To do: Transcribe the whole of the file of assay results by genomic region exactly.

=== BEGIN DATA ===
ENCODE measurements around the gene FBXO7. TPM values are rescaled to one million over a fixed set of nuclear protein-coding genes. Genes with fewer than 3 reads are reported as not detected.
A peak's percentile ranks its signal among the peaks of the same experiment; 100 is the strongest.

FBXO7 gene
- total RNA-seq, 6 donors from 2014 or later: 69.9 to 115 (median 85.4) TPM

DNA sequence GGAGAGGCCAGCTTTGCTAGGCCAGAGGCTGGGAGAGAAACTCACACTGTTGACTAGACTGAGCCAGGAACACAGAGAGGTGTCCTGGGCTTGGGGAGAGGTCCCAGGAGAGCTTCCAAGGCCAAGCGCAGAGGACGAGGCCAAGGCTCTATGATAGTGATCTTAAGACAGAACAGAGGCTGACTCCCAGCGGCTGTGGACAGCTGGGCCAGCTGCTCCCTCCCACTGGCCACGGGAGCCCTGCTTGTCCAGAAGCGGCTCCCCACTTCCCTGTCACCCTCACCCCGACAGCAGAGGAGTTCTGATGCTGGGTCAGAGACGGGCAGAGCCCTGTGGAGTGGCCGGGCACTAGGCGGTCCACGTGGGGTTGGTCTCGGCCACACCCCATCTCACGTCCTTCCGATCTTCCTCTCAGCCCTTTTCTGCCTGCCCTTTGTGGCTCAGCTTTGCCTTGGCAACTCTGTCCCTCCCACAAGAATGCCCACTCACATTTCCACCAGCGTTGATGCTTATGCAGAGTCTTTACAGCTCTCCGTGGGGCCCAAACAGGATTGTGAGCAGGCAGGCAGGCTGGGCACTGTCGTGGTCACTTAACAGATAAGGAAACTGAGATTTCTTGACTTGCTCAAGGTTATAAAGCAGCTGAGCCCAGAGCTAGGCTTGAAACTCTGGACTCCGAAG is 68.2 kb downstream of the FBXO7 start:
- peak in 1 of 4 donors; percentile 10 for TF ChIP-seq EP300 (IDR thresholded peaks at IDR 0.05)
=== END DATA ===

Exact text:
ENCODE measurements around the gene FBXO7. TPM values are rescaled to one million over a fixed set of nuclear protein-coding genes. Genes with fewer than 3 reads are reported as not detected.
A peak's percentile ranks its signal among the peaks of the same experiment; 100 is the strongest.

FBXO7 gene
- total RNA-seq, 6 donors from 2014 or later: 69.9 to 115 (median 85.4) TPM

DNA sequence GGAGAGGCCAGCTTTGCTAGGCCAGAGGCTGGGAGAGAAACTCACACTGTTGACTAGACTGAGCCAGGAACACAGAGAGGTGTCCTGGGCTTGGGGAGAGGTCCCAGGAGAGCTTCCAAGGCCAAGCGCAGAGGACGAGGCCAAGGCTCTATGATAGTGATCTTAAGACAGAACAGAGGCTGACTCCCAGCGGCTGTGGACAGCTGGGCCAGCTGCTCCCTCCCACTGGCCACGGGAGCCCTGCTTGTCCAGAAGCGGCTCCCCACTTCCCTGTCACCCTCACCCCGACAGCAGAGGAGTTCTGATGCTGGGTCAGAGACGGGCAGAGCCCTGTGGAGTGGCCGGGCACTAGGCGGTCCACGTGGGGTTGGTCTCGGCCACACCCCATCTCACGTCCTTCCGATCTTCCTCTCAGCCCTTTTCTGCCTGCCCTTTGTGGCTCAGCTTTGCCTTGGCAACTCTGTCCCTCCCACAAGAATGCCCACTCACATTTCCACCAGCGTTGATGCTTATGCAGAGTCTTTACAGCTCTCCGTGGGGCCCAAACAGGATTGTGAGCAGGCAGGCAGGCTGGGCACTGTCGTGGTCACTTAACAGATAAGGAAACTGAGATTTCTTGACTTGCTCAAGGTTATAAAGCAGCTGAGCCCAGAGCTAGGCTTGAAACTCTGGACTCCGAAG is 68.2 kb downstream of the FBXO7 start:
- peak in 1 of 4 donors; percentile 10 for TF ChIP-seq EP300 (IDR thresholded peaks at IDR 0.05)